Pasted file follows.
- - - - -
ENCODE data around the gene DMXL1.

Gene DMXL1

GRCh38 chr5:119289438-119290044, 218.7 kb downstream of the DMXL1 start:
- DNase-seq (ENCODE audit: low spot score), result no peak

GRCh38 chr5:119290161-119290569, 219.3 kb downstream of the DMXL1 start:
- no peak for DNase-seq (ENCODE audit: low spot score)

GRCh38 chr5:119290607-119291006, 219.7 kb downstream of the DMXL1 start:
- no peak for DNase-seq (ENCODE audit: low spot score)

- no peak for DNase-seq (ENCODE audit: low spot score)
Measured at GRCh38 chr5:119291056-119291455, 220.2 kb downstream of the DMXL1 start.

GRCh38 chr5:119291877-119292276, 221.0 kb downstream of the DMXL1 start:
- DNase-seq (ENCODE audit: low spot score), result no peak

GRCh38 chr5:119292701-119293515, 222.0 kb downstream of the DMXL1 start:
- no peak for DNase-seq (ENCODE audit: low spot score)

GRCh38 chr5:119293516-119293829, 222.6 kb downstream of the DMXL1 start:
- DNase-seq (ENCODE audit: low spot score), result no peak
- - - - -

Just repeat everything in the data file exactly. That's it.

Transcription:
ENCODE data around the gene DMXL1.

Gene DMXL1

GRCh38 chr5:119289438-119290044, 218.7 kb downstream of the DMXL1 start:
- DNase-seq (ENCODE audit: low spot score), result no peak

GRCh38 chr5:119290161-119290569, 219.3 kb downstream of the DMXL1 start:
- no peak for DNase-seq (ENCODE audit: low spot score)

GRCh38 chr5:119290607-119291006, 219.7 kb downstream of the DMXL1 start:
- no peak for DNase-seq (ENCODE audit: low spot score)

- no peak for DNase-seq (ENCODE audit: low spot score)
Measured at GRCh38 chr5:119291056-119291455, 220.2 kb downstream of the DMXL1 start.

GRCh38 chr5:119291877-119292276, 221.0 kb downstream of the DMXL1 start:
- DNase-seq (ENCODE audit: low spot score), result no peak

GRCh38 chr5:119292701-119293515, 222.0 kb downstream of the DMXL1 start:
- no peak for DNase-seq (ENCODE audit: low spot score)

GRCh38 chr5:119293516-119293829, 222.6 kb downstream of the DMXL1 start:
- DNase-seq (ENCODE audit: low spot score), result no peak